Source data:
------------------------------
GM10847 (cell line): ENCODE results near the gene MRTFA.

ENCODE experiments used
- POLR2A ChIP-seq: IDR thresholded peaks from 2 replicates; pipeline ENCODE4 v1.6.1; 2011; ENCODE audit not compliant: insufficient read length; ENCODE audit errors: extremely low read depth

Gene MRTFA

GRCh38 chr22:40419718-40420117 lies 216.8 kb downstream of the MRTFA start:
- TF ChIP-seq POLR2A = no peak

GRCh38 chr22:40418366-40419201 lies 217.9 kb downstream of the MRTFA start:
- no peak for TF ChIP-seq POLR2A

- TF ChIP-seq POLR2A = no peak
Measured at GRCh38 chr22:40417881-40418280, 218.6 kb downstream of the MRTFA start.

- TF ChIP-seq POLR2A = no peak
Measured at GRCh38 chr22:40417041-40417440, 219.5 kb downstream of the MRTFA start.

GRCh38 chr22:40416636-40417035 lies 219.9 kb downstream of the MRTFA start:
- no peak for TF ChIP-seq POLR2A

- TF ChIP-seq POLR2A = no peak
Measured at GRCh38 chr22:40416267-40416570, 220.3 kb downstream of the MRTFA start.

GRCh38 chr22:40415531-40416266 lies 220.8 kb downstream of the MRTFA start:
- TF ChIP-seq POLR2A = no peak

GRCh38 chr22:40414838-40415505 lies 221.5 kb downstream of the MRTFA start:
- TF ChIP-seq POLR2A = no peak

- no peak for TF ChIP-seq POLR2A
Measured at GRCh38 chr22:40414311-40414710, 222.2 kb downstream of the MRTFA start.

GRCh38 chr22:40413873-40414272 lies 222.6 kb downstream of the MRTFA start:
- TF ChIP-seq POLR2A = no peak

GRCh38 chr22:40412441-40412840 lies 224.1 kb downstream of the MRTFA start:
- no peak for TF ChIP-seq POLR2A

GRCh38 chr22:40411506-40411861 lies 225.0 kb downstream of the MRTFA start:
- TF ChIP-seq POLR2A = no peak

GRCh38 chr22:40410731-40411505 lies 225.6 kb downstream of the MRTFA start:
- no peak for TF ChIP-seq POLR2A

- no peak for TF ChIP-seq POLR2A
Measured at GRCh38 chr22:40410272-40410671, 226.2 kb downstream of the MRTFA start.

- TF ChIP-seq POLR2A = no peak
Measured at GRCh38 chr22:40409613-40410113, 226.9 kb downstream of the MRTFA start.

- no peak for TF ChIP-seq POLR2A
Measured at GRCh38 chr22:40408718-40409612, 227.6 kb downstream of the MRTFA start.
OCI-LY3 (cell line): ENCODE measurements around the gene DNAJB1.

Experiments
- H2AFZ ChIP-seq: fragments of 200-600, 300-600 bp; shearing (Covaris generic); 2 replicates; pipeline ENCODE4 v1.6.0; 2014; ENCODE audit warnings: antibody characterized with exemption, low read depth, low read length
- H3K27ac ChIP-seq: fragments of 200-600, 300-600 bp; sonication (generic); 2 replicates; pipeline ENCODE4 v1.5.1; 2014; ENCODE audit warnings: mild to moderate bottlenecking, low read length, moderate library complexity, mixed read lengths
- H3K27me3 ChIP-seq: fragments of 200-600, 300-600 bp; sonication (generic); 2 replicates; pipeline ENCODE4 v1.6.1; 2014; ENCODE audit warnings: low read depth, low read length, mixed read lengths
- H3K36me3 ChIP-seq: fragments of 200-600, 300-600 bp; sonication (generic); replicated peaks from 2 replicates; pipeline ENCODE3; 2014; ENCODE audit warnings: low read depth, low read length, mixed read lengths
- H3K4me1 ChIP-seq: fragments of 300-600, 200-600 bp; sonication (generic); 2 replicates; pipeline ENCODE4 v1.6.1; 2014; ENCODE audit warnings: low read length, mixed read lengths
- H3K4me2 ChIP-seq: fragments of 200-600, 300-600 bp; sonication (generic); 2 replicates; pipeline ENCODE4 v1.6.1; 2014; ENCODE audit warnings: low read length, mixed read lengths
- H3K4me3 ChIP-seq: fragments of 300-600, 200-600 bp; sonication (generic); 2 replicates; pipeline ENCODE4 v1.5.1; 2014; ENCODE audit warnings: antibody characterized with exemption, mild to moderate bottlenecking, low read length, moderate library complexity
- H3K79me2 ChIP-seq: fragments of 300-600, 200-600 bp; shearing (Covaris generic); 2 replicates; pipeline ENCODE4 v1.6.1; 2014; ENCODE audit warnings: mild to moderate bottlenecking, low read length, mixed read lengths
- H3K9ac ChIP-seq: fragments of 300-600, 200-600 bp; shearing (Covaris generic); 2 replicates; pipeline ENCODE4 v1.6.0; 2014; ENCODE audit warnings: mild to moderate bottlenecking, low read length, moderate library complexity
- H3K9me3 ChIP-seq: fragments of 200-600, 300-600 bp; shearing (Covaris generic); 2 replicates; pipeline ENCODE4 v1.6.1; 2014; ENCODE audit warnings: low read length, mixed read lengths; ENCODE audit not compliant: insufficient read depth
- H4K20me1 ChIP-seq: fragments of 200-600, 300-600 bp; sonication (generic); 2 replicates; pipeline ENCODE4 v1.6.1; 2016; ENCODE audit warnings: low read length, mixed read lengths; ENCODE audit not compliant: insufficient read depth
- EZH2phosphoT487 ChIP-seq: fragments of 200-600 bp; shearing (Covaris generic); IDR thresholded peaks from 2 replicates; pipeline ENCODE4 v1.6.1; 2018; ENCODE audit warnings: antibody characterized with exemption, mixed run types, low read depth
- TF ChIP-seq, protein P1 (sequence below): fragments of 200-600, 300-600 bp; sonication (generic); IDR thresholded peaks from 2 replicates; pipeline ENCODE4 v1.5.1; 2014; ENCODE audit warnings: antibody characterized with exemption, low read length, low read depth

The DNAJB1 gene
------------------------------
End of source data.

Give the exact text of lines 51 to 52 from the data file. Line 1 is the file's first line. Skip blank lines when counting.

- TF ChIP-seq, protein P1 (sequence below): fragments of 200-600, 300-600 bp; sonication (generic); IDR thresholded peaks from 2 replicates; pipeline ENCODE4 v1.5.1; 2014; ENCODE audit warnings: antibody characterized with exemption, low read length, low read depth

The DNAJB1 gene